Die Beziehungen zwischen Staat und Privatwirtschaft auf den Philippinen

Annäherung an einen 'underdevelopmental state'?

  • Nina Rodmann (Autor/in)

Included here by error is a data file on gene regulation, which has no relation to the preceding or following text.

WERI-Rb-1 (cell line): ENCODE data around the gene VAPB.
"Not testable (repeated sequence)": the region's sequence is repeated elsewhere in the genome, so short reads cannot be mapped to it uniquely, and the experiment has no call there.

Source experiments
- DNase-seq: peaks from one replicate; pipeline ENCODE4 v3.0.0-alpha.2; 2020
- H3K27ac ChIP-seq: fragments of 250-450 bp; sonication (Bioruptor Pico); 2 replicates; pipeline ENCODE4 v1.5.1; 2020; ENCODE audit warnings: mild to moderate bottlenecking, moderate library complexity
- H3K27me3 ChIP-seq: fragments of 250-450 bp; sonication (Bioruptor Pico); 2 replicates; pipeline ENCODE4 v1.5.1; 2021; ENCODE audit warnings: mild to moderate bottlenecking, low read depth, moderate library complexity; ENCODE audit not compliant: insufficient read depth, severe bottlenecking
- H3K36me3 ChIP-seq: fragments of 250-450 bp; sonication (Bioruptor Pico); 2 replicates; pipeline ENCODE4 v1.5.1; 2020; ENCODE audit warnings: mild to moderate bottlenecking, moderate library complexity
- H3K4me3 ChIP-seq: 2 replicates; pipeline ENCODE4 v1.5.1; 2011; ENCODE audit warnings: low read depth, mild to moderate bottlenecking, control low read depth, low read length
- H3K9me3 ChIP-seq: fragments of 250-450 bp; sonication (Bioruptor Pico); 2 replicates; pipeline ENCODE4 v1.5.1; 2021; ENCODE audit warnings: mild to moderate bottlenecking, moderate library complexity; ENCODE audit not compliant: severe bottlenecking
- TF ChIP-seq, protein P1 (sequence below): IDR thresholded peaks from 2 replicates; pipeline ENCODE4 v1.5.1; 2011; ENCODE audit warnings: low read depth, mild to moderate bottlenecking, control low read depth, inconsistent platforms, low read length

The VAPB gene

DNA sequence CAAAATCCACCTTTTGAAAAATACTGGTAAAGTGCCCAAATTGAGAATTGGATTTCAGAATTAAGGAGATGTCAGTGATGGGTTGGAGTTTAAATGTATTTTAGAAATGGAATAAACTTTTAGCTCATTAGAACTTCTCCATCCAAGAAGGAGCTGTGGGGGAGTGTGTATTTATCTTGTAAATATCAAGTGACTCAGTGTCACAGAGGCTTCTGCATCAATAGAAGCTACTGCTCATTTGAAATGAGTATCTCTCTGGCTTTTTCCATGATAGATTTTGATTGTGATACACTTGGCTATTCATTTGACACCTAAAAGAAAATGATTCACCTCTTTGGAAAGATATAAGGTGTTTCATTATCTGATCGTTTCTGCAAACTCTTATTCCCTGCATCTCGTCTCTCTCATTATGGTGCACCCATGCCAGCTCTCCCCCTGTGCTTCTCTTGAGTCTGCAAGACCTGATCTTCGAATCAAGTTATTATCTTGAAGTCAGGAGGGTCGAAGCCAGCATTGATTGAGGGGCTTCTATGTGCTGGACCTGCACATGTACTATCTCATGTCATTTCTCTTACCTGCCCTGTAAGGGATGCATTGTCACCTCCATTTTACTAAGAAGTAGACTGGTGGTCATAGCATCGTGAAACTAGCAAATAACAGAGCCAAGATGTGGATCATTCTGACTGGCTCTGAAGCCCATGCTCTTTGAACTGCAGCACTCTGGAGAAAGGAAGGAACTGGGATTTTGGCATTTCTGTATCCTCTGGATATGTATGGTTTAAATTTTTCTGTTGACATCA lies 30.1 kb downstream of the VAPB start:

In contrast to their Northeast Asian neighbors, most Southeast Asian countries have not been able to generate sustainable and equitable economic growth to date. Instead of successfully employing industrialization policies like the governments of, for example, Japan, South Korea, and Taiwan have, countries such as Indonesia, Malaysia, the Philippines, and Thailand have rather been following entirely different - and ultimately economically less successful - development trajectories. Especially the Philippines stands out here, as it went from having brighter economic prospects than neighboring countries in the 1950s to having been left behind by the 1980s - with its industrial sector still significantly lagging behind regional standards today. In order to adequately capture the Philippines' current predicament, the concept of "underdevelopmental" states is introduced. Situated between the two ideal types of "developmental" and "predatory" states, underdevelopmental ones neither particularly promote nor entirely block development - rather they continually reproduce a certain level of underdevelopment through their institutional specificities. This is mostly due to the lack of specific development-oriented industrialization policies and to ineffective government-business relations. Delineating the concept of underdevelopmental states and introducing the Philippines as an illustrative case study adds, then, to our understanding of the political economy of development in that country, while also providing insights on the prospects for as well as limits of industrial policy in the wider Southeast Asian context.